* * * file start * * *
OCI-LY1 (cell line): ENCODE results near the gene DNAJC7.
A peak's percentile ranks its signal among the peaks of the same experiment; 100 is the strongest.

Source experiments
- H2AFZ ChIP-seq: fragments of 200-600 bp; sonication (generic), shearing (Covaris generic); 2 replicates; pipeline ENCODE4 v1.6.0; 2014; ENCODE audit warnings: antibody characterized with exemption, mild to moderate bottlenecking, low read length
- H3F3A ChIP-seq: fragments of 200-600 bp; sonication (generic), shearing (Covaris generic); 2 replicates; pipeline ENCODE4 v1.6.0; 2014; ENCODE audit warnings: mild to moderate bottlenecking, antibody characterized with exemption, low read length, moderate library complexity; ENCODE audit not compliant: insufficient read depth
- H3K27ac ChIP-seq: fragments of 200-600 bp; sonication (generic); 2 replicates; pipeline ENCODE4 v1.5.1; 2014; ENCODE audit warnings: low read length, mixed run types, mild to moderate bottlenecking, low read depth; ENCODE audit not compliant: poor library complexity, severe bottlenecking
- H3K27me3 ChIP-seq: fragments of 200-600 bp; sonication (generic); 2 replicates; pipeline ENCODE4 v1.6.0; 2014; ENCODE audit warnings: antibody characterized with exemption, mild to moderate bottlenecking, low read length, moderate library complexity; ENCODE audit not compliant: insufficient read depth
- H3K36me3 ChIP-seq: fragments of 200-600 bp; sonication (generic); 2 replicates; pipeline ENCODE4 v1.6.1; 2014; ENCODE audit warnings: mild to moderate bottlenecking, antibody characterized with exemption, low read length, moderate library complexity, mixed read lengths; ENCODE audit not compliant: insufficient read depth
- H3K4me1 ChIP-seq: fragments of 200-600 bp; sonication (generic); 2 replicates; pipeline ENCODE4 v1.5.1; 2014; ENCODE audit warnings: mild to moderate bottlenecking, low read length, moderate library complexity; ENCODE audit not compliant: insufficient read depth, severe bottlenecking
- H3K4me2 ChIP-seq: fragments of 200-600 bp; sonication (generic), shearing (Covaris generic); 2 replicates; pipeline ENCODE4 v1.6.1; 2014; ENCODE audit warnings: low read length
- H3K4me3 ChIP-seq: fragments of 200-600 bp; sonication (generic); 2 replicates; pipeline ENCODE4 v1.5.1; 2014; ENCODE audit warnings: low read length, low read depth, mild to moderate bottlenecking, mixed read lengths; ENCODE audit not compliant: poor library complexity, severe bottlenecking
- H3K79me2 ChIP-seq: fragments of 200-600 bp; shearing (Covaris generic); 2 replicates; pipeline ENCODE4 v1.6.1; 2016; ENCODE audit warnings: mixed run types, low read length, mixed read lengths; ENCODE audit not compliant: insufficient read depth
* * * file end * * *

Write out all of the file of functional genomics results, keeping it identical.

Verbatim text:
OCI-LY1 (cell line): ENCODE results near the gene DNAJC7.
A peak's percentile ranks its signal among the peaks of the same experiment; 100 is the strongest.

Source experiments
- H2AFZ ChIP-seq: fragments of 200-600 bp; sonication (generic), shearing (Covaris generic); 2 replicates; pipeline ENCODE4 v1.6.0; 2014; ENCODE audit warnings: antibody characterized with exemption, mild to moderate bottlenecking, low read length
- H3F3A ChIP-seq: fragments of 200-600 bp; sonication (generic), shearing (Covaris generic); 2 replicates; pipeline ENCODE4 v1.6.0; 2014; ENCODE audit warnings: mild to moderate bottlenecking, antibody characterized with exemption, low read length, moderate library complexity; ENCODE audit not compliant: insufficient read depth
- H3K27ac ChIP-seq: fragments of 200-600 bp; sonication (generic); 2 replicates; pipeline ENCODE4 v1.5.1; 2014; ENCODE audit warnings: low read length, mixed run types, mild to moderate bottlenecking, low read depth; ENCODE audit not compliant: poor library complexity, severe bottlenecking
- H3K27me3 ChIP-seq: fragments of 200-600 bp; sonication (generic); 2 replicates; pipeline ENCODE4 v1.6.0; 2014; ENCODE audit warnings: antibody characterized with exemption, mild to moderate bottlenecking, low read length, moderate library complexity; ENCODE audit not compliant: insufficient read depth
- H3K36me3 ChIP-seq: fragments of 200-600 bp; sonication (generic); 2 replicates; pipeline ENCODE4 v1.6.1; 2014; ENCODE audit warnings: mild to moderate bottlenecking, antibody characterized with exemption, low read length, moderate library complexity, mixed read lengths; ENCODE audit not compliant: insufficient read depth
- H3K4me1 ChIP-seq: fragments of 200-600 bp; sonication (generic); 2 replicates; pipeline ENCODE4 v1.5.1; 2014; ENCODE audit warnings: mild to moderate bottlenecking, low read length, moderate library complexity; ENCODE audit not compliant: insufficient read depth, severe bottlenecking
- H3K4me2 ChIP-seq: fragments of 200-600 bp; sonication (generic), shearing (Covaris generic); 2 replicates; pipeline ENCODE4 v1.6.1; 2014; ENCODE audit warnings: low read length
- H3K4me3 ChIP-seq: fragments of 200-600 bp; sonication (generic); 2 replicates; pipeline ENCODE4 v1.5.1; 2014; ENCODE audit warnings: low read length, low read depth, mild to moderate bottlenecking, mixed read lengths; ENCODE audit not compliant: poor library complexity, severe bottlenecking
- H3K79me2 ChIP-seq: fragments of 200-600 bp; shearing (Covaris generic); 2 replicates; pipeline ENCODE4 v1.6.1; 2016; ENCODE audit warnings: mixed run types, low read length, mixed read lengths; ENCODE audit not compliant: insufficient read depth